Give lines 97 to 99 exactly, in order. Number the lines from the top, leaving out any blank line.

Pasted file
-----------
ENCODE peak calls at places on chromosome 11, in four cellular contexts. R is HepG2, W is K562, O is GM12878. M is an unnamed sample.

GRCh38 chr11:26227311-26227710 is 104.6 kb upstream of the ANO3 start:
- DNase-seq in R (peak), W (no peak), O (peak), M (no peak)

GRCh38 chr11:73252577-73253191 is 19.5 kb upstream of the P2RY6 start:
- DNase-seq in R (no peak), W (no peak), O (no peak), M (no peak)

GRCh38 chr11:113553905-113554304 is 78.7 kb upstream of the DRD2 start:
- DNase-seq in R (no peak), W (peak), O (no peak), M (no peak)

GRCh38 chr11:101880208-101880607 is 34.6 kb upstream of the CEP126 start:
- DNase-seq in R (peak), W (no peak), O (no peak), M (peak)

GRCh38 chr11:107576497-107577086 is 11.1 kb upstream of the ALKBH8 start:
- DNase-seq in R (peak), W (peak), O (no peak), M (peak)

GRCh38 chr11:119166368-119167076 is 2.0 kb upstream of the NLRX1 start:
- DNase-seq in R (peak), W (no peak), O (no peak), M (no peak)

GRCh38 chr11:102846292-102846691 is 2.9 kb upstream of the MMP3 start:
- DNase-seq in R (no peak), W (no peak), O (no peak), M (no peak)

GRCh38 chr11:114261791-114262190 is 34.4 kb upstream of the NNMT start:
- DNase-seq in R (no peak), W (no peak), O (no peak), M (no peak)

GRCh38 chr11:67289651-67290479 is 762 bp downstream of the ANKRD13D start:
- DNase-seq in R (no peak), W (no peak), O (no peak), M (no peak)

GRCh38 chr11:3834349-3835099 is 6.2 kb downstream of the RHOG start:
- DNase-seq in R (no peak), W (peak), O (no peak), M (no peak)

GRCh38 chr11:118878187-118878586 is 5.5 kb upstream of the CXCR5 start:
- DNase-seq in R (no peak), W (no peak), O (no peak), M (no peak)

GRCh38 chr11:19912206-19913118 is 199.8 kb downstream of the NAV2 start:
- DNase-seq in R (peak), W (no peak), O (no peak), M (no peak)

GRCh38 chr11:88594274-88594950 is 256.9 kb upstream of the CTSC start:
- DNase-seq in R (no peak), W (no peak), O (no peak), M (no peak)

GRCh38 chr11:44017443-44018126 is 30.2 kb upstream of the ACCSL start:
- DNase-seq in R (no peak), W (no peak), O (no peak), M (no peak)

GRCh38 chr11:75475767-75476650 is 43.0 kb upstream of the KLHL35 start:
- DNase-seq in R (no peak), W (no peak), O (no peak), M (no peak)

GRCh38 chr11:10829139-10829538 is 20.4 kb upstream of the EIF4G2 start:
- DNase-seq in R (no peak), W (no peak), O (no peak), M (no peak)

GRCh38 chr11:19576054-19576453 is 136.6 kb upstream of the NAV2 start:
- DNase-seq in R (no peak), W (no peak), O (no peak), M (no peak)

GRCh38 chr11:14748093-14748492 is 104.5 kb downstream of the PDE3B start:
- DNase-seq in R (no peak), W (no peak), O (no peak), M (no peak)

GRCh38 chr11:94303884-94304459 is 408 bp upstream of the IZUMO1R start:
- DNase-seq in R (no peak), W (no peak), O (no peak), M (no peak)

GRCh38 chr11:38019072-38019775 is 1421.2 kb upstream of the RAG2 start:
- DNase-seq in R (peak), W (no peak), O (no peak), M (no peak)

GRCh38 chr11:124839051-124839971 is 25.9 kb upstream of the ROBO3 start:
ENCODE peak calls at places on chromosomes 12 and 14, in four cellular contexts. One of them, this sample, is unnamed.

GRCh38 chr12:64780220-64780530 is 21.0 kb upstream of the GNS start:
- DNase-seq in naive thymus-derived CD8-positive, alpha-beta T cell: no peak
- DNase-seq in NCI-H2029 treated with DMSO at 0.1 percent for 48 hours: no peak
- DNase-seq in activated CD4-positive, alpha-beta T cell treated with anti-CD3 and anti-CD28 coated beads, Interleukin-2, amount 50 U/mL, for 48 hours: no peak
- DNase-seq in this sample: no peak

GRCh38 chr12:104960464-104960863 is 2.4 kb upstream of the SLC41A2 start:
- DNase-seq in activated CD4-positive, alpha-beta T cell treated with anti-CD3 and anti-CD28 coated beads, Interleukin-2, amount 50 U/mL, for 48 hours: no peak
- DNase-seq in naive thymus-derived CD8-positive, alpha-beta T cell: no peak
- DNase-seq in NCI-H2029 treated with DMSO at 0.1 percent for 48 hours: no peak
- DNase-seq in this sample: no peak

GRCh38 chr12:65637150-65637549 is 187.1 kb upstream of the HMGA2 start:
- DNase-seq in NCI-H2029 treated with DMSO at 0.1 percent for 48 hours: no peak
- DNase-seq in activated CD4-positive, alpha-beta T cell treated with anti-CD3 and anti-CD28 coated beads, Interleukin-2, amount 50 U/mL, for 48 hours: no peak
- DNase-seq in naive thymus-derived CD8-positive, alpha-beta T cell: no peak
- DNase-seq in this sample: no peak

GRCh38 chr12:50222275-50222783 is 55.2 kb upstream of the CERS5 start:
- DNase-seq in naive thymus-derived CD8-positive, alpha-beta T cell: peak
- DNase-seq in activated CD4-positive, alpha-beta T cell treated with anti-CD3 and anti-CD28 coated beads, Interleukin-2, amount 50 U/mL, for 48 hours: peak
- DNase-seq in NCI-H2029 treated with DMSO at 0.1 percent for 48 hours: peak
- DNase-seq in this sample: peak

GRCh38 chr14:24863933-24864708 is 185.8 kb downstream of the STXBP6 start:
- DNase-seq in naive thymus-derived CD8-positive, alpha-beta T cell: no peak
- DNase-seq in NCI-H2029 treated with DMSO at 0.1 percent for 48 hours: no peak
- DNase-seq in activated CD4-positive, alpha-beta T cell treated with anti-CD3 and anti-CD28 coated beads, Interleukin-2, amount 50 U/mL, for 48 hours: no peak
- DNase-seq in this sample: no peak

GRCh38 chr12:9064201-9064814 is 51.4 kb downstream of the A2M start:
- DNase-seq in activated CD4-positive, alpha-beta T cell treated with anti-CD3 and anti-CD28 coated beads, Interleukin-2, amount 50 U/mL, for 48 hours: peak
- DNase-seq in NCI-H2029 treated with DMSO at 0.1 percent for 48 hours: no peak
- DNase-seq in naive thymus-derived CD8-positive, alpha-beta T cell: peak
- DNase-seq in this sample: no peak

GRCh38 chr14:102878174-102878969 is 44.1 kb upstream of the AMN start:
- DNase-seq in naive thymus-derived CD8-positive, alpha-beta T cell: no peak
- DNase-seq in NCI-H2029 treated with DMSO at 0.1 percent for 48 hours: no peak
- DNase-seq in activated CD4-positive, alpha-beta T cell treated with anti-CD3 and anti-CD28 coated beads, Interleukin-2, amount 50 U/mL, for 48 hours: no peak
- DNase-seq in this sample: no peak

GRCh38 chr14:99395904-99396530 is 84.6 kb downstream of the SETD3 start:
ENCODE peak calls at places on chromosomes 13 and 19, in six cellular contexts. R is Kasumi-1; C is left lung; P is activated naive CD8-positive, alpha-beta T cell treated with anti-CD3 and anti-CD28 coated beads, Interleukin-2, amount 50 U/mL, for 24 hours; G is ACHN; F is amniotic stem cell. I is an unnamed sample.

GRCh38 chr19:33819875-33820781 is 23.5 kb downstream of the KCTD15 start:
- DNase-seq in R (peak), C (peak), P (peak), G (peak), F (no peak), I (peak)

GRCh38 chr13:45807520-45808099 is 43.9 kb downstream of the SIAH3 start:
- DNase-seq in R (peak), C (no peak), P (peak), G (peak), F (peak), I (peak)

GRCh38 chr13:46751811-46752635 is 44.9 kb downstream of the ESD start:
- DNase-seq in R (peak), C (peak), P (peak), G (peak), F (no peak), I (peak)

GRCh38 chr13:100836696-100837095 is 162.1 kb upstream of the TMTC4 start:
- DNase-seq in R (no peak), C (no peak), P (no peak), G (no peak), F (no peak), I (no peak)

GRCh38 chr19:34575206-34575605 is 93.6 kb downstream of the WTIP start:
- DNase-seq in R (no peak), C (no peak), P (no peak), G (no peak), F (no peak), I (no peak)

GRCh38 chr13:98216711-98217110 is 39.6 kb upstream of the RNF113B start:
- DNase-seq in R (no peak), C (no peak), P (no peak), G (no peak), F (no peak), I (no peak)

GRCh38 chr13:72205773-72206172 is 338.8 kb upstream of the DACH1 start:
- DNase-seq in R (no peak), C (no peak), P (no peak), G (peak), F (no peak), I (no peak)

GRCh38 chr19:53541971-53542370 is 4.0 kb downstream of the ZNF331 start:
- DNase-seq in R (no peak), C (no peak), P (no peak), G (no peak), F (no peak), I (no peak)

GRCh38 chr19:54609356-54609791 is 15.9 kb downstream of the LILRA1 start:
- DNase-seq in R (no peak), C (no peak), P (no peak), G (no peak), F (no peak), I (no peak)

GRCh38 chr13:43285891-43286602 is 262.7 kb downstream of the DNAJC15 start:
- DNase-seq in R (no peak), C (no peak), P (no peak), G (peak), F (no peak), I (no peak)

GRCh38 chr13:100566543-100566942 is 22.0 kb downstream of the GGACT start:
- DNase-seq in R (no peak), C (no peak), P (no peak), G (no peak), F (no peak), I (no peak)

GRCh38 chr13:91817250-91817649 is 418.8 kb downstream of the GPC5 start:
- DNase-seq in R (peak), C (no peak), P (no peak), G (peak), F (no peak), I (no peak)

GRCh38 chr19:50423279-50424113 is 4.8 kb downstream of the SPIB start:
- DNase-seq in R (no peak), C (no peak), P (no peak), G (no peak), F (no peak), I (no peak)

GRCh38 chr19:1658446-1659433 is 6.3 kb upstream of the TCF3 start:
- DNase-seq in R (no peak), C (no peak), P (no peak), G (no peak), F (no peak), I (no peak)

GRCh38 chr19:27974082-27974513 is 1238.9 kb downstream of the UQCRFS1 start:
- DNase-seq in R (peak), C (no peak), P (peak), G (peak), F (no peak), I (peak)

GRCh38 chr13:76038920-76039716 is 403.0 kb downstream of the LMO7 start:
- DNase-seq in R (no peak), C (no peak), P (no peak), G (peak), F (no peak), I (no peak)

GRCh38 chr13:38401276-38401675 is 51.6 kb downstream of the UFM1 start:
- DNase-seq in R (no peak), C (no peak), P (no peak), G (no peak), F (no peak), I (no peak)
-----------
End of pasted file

GRCh38 chr19:54609356-54609791 is 15.9 kb downstream of the LILRA1 start:
- DNase-seq in R (no peak), C (no peak), P (no peak), G (no peak), F (no peak), I (no peak)

GRCh38 chr13:43285891-43286602 is 262.7 kb downstream of the DNAJC15 start: